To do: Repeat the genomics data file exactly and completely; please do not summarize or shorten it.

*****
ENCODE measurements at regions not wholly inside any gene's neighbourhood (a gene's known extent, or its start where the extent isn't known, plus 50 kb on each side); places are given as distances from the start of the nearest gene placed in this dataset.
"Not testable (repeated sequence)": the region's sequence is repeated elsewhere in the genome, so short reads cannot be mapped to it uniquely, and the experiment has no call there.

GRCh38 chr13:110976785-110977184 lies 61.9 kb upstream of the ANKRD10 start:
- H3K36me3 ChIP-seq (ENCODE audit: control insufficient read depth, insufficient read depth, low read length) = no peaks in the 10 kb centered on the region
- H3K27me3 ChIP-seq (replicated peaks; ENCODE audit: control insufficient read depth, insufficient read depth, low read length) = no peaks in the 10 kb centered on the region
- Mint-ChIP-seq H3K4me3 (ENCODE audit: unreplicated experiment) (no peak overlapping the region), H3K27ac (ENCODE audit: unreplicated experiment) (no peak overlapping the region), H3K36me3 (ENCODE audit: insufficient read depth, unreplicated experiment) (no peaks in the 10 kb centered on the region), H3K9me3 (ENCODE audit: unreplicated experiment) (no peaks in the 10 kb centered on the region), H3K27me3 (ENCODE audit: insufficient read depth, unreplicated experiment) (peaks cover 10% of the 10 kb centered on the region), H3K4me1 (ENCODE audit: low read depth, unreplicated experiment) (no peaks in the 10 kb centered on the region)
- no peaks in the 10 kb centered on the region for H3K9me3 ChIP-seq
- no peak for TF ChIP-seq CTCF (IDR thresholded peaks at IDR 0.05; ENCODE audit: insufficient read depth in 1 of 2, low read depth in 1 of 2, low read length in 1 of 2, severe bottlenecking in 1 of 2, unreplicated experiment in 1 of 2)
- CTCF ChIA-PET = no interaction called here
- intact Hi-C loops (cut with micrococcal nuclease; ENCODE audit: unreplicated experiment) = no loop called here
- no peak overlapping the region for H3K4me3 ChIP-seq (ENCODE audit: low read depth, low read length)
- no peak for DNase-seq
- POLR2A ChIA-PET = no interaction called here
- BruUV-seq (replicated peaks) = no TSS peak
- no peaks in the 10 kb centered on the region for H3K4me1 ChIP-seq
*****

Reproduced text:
ENCODE measurements at regions not wholly inside any gene's neighbourhood (a gene's known extent, or its start where the extent isn't known, plus 50 kb on each side); places are given as distances from the start of the nearest gene placed in this dataset.
"Not testable (repeated sequence)": the region's sequence is repeated elsewhere in the genome, so short reads cannot be mapped to it uniquely, and the experiment has no call there.

GRCh38 chr13:110976785-110977184 lies 61.9 kb upstream of the ANKRD10 start:
- H3K36me3 ChIP-seq (ENCODE audit: control insufficient read depth, insufficient read depth, low read length) = no peaks in the 10 kb centered on the region
- H3K27me3 ChIP-seq (replicated peaks; ENCODE audit: control insufficient read depth, insufficient read depth, low read length) = no peaks in the 10 kb centered on the region
- Mint-ChIP-seq H3K4me3 (ENCODE audit: unreplicated experiment) (no peak overlapping the region), H3K27ac (ENCODE audit: unreplicated experiment) (no peak overlapping the region), H3K36me3 (ENCODE audit: insufficient read depth, unreplicated experiment) (no peaks in the 10 kb centered on the region), H3K9me3 (ENCODE audit: unreplicated experiment) (no peaks in the 10 kb centered on the region), H3K27me3 (ENCODE audit: insufficient read depth, unreplicated experiment) (peaks cover 10% of the 10 kb centered on the region), H3K4me1 (ENCODE audit: low read depth, unreplicated experiment) (no peaks in the 10 kb centered on the region)
- no peaks in the 10 kb centered on the region for H3K9me3 ChIP-seq
- no peak for TF ChIP-seq CTCF (IDR thresholded peaks at IDR 0.05; ENCODE audit: insufficient read depth in 1 of 2, low read depth in 1 of 2, low read length in 1 of 2, severe bottlenecking in 1 of 2, unreplicated experiment in 1 of 2)
- CTCF ChIA-PET = no interaction called here
- intact Hi-C loops (cut with micrococcal nuclease; ENCODE audit: unreplicated experiment) = no loop called here
- no peak overlapping the region for H3K4me3 ChIP-seq (ENCODE audit: low read depth, low read length)
- no peak for DNase-seq
- POLR2A ChIA-PET = no interaction called here
- BruUV-seq (replicated peaks) = no TSS peak
- no peaks in the 10 kb centered on the region for H3K4me1 ChIP-seq